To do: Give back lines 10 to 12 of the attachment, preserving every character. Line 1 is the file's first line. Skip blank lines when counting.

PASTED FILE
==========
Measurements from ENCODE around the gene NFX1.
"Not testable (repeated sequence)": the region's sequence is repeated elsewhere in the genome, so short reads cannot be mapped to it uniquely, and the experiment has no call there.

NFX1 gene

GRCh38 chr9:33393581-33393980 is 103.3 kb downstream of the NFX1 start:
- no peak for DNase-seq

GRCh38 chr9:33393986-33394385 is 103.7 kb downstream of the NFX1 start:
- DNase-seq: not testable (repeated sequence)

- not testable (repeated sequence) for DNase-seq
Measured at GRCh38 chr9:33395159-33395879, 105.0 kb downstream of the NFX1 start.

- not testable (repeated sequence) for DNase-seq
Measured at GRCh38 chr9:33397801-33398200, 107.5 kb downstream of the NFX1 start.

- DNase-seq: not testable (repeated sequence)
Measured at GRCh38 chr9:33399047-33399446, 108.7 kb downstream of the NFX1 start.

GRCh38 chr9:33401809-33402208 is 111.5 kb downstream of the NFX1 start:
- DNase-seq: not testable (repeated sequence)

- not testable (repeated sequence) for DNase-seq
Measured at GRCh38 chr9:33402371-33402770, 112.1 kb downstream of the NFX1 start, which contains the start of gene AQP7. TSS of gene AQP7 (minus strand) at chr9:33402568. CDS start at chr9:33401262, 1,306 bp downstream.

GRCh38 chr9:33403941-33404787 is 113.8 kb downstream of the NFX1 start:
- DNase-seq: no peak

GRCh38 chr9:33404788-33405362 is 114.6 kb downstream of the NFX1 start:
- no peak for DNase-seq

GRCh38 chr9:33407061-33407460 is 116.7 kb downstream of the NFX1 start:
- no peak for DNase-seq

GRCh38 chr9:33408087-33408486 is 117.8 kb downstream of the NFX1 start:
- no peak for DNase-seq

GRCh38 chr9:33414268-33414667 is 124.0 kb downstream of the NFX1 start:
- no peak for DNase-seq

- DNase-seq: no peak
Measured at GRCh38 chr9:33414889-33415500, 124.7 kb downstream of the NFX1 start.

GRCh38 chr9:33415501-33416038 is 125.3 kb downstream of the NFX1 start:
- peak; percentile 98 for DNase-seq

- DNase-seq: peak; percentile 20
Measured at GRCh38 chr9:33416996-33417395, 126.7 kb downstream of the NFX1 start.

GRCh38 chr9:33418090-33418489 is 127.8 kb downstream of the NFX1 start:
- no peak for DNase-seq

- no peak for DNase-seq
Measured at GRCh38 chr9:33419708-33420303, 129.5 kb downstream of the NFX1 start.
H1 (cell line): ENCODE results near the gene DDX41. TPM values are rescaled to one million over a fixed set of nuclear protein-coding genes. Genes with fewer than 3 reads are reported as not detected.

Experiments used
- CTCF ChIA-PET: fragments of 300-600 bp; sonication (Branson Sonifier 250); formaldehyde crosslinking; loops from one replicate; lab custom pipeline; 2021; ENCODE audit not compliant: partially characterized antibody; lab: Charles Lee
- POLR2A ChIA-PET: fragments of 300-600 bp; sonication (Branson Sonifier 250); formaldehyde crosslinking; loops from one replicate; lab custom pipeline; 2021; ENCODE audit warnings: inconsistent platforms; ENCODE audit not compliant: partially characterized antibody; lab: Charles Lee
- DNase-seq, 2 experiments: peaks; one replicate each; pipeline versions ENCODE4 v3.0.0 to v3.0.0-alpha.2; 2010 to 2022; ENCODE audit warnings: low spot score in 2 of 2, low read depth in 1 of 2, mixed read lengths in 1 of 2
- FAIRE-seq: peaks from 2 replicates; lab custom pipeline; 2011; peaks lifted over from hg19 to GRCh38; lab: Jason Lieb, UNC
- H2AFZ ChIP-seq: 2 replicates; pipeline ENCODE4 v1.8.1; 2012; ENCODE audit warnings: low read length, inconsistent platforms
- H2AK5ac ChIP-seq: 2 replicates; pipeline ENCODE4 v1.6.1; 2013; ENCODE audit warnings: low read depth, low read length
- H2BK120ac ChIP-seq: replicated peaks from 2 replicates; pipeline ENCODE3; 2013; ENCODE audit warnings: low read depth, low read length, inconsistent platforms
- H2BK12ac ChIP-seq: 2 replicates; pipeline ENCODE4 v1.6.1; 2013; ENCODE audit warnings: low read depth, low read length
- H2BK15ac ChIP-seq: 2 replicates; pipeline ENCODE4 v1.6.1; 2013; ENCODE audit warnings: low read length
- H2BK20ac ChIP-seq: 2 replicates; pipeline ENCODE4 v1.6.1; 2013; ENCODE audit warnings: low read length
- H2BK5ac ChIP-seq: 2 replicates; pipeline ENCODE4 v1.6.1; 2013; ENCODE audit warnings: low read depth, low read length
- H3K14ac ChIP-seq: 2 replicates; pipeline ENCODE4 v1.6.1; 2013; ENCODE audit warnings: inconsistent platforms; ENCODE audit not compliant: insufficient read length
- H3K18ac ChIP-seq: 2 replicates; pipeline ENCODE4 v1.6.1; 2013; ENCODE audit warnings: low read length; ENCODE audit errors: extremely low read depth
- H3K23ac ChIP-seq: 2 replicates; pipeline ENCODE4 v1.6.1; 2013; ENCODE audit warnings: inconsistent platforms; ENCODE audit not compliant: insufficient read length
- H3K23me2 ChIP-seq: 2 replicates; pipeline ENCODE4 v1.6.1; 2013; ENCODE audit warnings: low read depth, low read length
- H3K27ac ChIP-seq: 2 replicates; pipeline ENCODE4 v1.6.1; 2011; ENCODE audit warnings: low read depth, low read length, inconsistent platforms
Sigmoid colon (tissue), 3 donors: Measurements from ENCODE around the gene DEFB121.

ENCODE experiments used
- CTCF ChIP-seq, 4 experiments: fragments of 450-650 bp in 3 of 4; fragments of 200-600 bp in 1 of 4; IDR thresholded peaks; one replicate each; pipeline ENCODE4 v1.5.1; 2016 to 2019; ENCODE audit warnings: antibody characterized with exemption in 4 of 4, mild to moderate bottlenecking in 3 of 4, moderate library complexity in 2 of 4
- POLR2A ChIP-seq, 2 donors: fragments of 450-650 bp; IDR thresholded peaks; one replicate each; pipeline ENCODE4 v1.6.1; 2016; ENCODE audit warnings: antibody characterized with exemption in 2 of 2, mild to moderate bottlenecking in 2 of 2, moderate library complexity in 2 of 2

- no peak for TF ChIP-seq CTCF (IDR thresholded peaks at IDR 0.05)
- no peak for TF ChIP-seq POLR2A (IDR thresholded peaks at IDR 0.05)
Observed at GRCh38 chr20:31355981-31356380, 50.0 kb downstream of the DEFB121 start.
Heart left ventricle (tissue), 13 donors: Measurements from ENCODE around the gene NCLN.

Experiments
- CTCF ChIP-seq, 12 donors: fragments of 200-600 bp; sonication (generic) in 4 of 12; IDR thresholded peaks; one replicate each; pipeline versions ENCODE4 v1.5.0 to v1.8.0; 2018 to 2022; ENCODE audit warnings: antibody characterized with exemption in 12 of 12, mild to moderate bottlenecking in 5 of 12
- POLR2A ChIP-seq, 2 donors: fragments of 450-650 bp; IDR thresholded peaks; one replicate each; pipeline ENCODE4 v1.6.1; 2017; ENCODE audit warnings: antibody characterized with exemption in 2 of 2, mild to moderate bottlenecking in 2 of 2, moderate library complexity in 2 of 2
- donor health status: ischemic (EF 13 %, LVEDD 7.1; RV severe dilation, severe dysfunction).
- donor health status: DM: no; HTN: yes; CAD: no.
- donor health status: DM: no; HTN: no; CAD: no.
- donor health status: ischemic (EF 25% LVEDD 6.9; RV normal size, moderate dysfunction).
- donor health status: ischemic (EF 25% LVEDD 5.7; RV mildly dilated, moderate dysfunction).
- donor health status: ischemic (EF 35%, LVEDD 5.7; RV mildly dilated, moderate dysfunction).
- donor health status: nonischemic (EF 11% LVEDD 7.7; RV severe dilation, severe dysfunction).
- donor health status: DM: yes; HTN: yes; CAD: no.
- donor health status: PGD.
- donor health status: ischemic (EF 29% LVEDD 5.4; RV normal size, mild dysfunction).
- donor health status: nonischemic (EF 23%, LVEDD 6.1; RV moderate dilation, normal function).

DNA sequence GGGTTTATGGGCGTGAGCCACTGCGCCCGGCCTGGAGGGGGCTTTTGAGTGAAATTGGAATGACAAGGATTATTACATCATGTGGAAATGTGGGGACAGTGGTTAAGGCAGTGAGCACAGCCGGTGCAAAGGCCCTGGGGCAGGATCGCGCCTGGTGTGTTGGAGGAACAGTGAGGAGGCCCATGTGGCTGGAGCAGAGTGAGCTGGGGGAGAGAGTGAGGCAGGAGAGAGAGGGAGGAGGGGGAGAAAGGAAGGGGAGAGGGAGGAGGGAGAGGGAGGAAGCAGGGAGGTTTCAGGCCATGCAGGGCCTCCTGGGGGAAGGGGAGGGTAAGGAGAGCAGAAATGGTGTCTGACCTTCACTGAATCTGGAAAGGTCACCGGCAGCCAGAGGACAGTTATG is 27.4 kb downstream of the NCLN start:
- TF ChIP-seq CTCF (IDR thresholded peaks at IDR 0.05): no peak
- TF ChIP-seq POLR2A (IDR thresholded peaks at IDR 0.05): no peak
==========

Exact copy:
- not testable (repeated sequence) for DNase-seq
Measured at GRCh38 chr9:33397801-33398200, 107.5 kb downstream of the NFX1 start.

- DNase-seq: not testable (repeated sequence)